One thought you might have encountered is that since LDA also keeps in mind the class labels as its supervised algorithm, the results in some cases show that PCA performs better than LDA, such as in tasks like image recognition when each class consists of a small number of examples (PCA Vrtsis LDA, A. M. Martinez, and A. C. Kak, *IEEE Transactions on Pattern Analysis and Machine Intelligence*, 23(2)L 228-233, 2001).

### Kernel PCA

As discussed earlier, both PCA and LDA are linear dimensionality reduction techniques. Similarly, most machine learning algorithms make assumptions about the linear separability of the data to converge perfectly.

But the real-world is not always linear, and most of the time, you have to deal with nonlinear datasets. So, we can see that linear dimensionality reduction techniques might not be the best choice for these kinds of datasets.

*Image Credits: statistics4u.*

Using KPCA, we can transform the data that is nonlinear to a linear subspace on which classifiers perform really well.

The main idea behind KPCA is that we have to perform a nonlinear mapping that transforms the data into a higher-dimensional space.

In other words, we transform our *d-*dimensional data to this higher *k*-dimensional space, and we define a nonlinear mapping function ϕ.

Think of ϕ as a function that maps the original *d*-dimensional dataset onto a larger, *k*-dimensional dataset via some nonlinear mappings.

In other words, we perform a nonlinear mapping to transform the dataset to a higher dimension where we use standard PCA to project the data back to a lower-dimension linearly separable space.

One downside of this approach is that it is very computationally expensive. To overcome this problem, we have to use the **kernel trick**, via which we can compute the similarity between two high-dimension feature vectors in the original feature space.

Now the mathematical details and intuition behind the kernel trick are difficult to explain in a written manner. I suggest you watch this video by the California Institute of Technology via which you can develop a good understanding of the mathematical intuition behind KPCA and kernel trick.

If you want to look at the implementation in Python and scipy, I recommend you to go through this repo where it is implemented step by step.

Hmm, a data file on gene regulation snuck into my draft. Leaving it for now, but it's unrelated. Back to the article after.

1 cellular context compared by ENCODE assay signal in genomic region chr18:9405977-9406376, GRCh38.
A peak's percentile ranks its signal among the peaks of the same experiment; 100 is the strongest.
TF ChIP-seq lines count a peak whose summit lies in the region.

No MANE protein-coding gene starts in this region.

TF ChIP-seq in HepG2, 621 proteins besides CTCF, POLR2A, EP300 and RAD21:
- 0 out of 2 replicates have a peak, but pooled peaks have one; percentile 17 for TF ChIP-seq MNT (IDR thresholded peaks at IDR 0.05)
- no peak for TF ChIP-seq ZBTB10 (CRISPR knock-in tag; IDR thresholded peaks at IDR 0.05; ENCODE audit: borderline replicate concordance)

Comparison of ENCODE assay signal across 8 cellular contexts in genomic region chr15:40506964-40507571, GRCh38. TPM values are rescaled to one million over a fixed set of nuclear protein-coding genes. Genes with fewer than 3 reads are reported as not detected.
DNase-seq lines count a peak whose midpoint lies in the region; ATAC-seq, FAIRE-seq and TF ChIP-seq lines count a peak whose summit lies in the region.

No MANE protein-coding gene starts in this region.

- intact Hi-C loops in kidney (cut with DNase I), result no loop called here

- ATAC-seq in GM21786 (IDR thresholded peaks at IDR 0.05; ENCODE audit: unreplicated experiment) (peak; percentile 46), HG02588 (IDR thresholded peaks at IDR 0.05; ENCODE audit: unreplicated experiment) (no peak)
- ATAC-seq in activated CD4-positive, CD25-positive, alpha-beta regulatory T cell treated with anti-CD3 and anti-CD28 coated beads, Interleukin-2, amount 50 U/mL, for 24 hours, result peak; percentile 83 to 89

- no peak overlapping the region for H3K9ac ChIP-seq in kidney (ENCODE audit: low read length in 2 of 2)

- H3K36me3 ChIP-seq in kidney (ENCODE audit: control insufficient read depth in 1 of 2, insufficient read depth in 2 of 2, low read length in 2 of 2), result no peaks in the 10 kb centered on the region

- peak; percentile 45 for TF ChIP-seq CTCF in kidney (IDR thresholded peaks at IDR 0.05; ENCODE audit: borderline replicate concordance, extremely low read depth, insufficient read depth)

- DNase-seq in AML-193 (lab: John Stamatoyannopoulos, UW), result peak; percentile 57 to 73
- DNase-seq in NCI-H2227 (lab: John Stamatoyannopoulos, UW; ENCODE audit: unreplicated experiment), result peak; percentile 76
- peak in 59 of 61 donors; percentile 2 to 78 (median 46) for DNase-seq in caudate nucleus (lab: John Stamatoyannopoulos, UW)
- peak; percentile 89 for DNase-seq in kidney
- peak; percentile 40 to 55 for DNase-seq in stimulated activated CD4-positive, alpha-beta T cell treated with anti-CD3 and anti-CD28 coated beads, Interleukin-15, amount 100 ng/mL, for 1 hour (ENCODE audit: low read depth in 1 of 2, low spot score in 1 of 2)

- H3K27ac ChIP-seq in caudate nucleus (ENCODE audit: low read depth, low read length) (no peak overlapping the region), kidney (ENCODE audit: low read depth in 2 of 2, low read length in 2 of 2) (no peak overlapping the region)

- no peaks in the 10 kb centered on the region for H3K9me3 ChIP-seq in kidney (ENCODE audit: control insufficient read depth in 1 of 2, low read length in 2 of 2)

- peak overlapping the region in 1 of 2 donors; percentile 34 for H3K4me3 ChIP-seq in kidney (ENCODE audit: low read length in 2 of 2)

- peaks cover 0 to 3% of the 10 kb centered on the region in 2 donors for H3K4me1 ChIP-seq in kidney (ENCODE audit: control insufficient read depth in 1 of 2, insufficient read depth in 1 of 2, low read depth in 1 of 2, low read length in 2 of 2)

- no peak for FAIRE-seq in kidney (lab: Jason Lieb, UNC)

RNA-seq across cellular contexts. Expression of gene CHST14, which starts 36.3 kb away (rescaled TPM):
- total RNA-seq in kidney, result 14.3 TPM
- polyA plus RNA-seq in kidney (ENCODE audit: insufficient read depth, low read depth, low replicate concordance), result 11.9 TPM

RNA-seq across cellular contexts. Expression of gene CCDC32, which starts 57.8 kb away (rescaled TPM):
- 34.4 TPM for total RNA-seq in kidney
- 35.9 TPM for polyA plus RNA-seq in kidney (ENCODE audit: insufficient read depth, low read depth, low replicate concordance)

We will have a look at its implementation in sklearn in Python. What we are going to do is to convert a nonlinear 2-D dataset to a linear 2-D dataset. Remember, what KPCA will do is to map it to a higher dimension and then map it to a linearly separable lower dimension.

from sklearn.datasets import make_moons #non-linear dataset from sklearn.decomposition import KernelPCA import matplotlib.pyplot as plt import numpy as np

Here we have imported important libraries and datasets.

X, y = make_moons(n_samples=100) print(X.shape)

And we can see that our dataset has 100 rows and 2 columns. Let us see the number of classes and their values in our dataset.

print("Number of Unique Classes", len(np.unique(y)), "\nUnique Values are", np.unique(y))

Since we have 2 classes, we can easily plot them.

#plotting the first class i.e y=0 plt.scatter(X[y==0,0], X[y==0,1], color = 'red', marker='^', alpha= 0.5) #plotting the 2nd class i.e y=1 plt.scatter(X[y==1,0], X[y==1,1], color = 'blue', marker='o', alpha= 0.5) #showing the plot plt.xlabel("Axis 1") plt.ylabel("Axis 2") plt.tight_layout() plt.show()

Here we can see that both classes are not linearly separable. We can confirm it by using any linear classifier.

Hence, to make it linearly separable, we will cast it to a higher dimension, then map it back to a lower dimension, all using KPCA.

kpca = KernelPCA(n_components=2, kernel='rbf', gamma=15) #defining the KenrelPCA object

Here we have used the *kernel='rbf' *and *gamma=15*. There are different kernel functions that are to be used. Some of them are *linear*, *poly*, and *rbf*. Similarly, *gamma *is the kernel coefficient for the rbf, poly, and sigmoid kernels. There is a detailed answer on __stats.StackExchange__ about which kernel to choose that you can read here.

Now we simply have to transform our data.

X_kpca = kpca.fit_transform(X) #transforming our dataset

Let us plot to check whether it is Linearly separable now or not.

plt.scatter(X_kpca[y==0,0], X_kpca[y==0,1], color = 'red', marker='^', alpha= 0.5) plt.scatter(X_kpca[y==1,0], X_kpca[y==1,1], color = 'blue', marker='o', alpha= 0.5) plt.xlabel("PCA 1") plt.ylabel("PCA 2") plt.tight_layout() plt.show()

And we can see that our data is now linearly separable, and we can even confirm it via any linear classifier.

In this example, we have converted a nonlinear dataset into a linear dataset by using KPCA. In the coming example, we will decrease the dimensions of the wine dataset that we used previously in PCA and LDA.

kpca = KernelPCA(n_components=2) X_train_kpca = kpca.fit_transform(X_train_std) X_test_kpca = kpca.transform(X_test_std)

And this will transform our previous 13-dimensional data into 2 dimensional linearly separable data. We can now use any linear classifier to get good decision boundaries and good results.

**Learning Outcomes**

In this article, you learned the basics of 3 dimensionality reduction techniques in which 2 are linear, and 1 is nonlinear or uses the kernel trick. You have also learned their implementation in one of the most famous Python libraries, sklearn.